But there will always be jobs that simply cannot be estimated. Thank God, we also have an ample supply of workers who are not interested in piecework. These are solid “8 for 8” craftsmen who will do a good job and please your customers without any incentives. I hope you are already rewarding these good “8 for 8’s” on a true merit basis to ensure they will continue to maintain their profit-producing pace.

Our next problem is dealing with employees who object to being paid on a piecework basis, but are not solid 8 for 8’s. They want their eight hours of pay, but really don’t concern themselves with whether the company gets a full eight hours of productivity. If you had no other reason or desire to initiate piecework in your company, this alone would justify your doing it.

The next project is the hardest for me personally to comprehend. We have foremen, job superintendents and project managers who resist piecework because “it’s too much trouble” and “takes too much time.” Even though I am a craftsmen, most of my working years were spent in supervision. I have always preached and practiced merit reward to be certain the best workers made the most money. As most of you have already discovered, that is quite impossible unless you measure fairly and keep score. There are dozens of workable methods for doing this, but none are even close to being as easy and less time-consuming than piecework. Piecework is literally the merit shortcut!

What makes all of this even more difficult to understand is that the same jobsite supervisors who resist piecework are the ones who need it the most! They typically run over their labor budgets and conveniently blame it on poor estimating. Their jobs lack discipline and are usually getting only six or seven hours work out of their crews. Their crews always manage to get a full 40-hour paycheck even if nothing gets done on that jobsite. But none of that even seems to bother them.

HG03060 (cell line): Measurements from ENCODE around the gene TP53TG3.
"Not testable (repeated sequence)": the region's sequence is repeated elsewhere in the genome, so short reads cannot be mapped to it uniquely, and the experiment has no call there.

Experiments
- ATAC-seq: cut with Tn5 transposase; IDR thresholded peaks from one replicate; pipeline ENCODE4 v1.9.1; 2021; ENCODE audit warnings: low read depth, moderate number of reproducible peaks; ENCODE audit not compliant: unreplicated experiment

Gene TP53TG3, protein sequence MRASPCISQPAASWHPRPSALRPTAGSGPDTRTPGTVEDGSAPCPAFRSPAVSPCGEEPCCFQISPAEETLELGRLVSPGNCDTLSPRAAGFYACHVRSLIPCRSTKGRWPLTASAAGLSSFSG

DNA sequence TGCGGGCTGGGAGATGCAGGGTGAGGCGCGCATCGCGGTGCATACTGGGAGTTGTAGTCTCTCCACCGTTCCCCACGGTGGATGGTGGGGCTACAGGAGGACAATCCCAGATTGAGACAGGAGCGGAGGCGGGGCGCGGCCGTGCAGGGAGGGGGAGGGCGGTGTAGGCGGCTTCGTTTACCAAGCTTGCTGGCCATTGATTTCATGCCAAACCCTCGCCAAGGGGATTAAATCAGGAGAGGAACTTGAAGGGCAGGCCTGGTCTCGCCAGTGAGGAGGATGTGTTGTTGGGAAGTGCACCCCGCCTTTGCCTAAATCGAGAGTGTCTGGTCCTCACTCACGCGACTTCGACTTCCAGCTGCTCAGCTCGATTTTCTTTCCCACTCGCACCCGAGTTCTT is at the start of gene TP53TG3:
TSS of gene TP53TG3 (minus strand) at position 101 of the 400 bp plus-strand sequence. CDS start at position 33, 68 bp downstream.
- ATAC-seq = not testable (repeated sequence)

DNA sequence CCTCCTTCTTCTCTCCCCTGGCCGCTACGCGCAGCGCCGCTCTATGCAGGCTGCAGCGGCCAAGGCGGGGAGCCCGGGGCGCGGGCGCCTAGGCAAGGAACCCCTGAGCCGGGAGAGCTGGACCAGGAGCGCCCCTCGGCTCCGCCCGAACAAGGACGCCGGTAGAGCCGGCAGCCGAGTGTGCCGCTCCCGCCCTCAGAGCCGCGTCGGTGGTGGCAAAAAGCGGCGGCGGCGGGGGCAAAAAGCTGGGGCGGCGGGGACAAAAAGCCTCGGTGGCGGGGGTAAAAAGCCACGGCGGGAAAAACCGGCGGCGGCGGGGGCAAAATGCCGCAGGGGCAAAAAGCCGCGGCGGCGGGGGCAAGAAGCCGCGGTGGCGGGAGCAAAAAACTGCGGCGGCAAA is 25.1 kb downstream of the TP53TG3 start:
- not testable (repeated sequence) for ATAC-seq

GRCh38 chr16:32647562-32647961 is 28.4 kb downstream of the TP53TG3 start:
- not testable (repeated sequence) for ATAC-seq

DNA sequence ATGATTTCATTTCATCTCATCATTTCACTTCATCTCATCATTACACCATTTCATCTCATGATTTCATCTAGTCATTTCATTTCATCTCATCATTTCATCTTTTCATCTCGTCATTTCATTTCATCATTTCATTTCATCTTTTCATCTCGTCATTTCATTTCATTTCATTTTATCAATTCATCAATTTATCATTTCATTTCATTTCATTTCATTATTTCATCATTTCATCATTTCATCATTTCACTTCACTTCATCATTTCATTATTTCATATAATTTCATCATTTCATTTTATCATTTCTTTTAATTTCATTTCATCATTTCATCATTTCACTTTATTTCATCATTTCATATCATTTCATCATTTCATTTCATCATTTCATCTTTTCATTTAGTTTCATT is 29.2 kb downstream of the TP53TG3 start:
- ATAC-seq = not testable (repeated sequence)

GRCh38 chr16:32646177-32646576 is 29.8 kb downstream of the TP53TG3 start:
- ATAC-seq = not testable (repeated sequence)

How Much For Each? Our last problem requires the most thought. When you have a crew doing piecework, how do you decide how much to pay each individual employee? Let me share some viable options that work:

  • Some companies will pay the full amount to their crew leader and allow him or her to establish and pay each individual’s share. Usually these crew leaders will recruit and hire their own helpers at a beginner’s wage or 20–30 percent of the piecework wages. As that helper improves and increases the amount of work produced, that wage or percentage is adjusted accordingly. This system is self-policing because the crew leader realizes the financial value of that assistant’s effort and efficiency. We also have companies who will pay that entire crew those designated amounts to eliminate the payroll, insurance and tax headaches for their crew leaders.
  • Other companies hire all of the employees and maintain a merit rating of pay for each craftsmen, as well as helpers. They then offer each piecework crew leader a helper who already has a designated wage that will naturally be deducted from that pieceworkers’ total wage earnings. Their crew leaders know a higher paid helper will produce more pay items so this system also works quite well.

Piecework is not new or experimental. Contractors have been using it successfully for centuries. There are many other methods for motivating and measuring jobsite productivity I hope you already are using one of those merit systems. If your best producers are not making those envious “bragging wages” and beating all of your labor budgets, you definitely should initiate piecework.